With such systems in place, the major issues that schools have with social media are almost totally removed.
By taking an active stance in terms of social network use, K-12 schools can:
- discourage disruptive behavior,
- establish stronger evidence and
- realize the potential to mitigate legal or regulatory issues.
With social networking being a common activity among students, teachers and parents, capturing and archiving what’s said on those channels is important.
Various archiving and monitoring solutions have been designed to assist schools in capturing the information shared on social media and instant messaging platforms, improve compliance and facilitate Freedom of Information and eDiscovery response.
Because of privacy concerns, most solutions are still able to capture only publicly available posts and employ geofencing technology to retain only the data that has been exchanged on school grounds.
However, newer SaaS archiving social media tools come integrated with the provider’s existing email archiving software and enable single-platform access and control.
Such solutions typically capture content from social media, BYOD and enterprise-owned phones and have the ability to capture direct messages exchanged on IM platforms such as WhatsApp.
Social media and instant message archiving provides valuable insight for educators and administrators. The secret lives of students (and teachers) on social networks – lives that inevitably cross over onto school time – are revealed to an extent. The information provided by such solutions empower school leaders to take action against harassment more quickly than would otherwise be possible, even if the abuse isn’t visible in the physical halls of a school.
The prevention of bullying is not the only reason why K-12 schools should adopt social media and IM archiving tools. Compliance with local, state and federal laws related to reporting incidents with students is a major concern for school boards, administrators and educators alike.
A failure to follow those rules and regulations, especially when it comes to documenting confrontations, can lead to issues with regulators as well as legal challenges from families who had children harmed by such actions.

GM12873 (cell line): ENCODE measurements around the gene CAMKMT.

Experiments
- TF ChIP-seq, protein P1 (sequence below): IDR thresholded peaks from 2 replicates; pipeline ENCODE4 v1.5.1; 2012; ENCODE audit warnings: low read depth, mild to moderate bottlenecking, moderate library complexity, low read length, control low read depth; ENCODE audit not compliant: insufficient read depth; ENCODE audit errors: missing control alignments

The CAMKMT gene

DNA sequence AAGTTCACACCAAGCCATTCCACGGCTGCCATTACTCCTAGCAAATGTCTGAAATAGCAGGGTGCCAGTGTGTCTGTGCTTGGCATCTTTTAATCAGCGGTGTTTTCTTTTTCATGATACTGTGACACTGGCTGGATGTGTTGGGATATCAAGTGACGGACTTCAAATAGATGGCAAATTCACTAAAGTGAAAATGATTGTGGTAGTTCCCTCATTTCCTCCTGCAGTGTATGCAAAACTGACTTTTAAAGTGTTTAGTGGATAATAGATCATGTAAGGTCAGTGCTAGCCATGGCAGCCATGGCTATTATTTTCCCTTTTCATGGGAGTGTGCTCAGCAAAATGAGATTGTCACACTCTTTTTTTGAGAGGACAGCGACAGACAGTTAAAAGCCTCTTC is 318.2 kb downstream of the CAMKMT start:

Monitoring turns social media data and IM chats into actionable information and compliant records needed for various legal and regulatory challenges.
Staying compliant with K12 records retention laws
Now that you’re aware of the importance of archiving social media in K12 schools, here’s a quick step-by-step action plan to help you ensure proper records retention:
- Create a clear social media archiving policy. Write down all points of communication and all communication channels that your staff and teachers use to talk to their students and parents. Have a survey filled out so that you have a comprehensive list of channels you need to monitor. What are these channels used for? What kind of information is exchanged there: this will help you determine the file formats your archiving tool needs to be able to capture.
- Educate staff and teachers, as well as students and parents on proper and safe use of these communication tools. This will help significantly reduce the risk of data privacy violations and will also help your school district stay compliant.
- Check all the relevant regulations you need to comply with. If you need a quick starting point, check out our education compliance checklist. It should give you a good understanding of directions in which you should go.
- Once you have identified all the requirements your archiving tool needs to meet, look for a vendor that can help you capture information from all social media channels your school is using. This way you’re ensuring full compliance.
- Keep track of how your archiver is performing and assess whether it is successfully capturing all information.
K12 risk management for intermediate units
Risk management in K12 archiving can be particularly challenging for intermediate units (called RICs or BOCES in some states), as they often need to manage dozens of school districts and assist them in ensuring efficient and compliant records archiving.
In case you’re part of a team at an intermediate unit, you might want to check out how Jatheon MSP platform can help you manage all school districts from a single interface:
If you want to learn more about how to archive social media in K12 schools, here are some more resources to help you get started: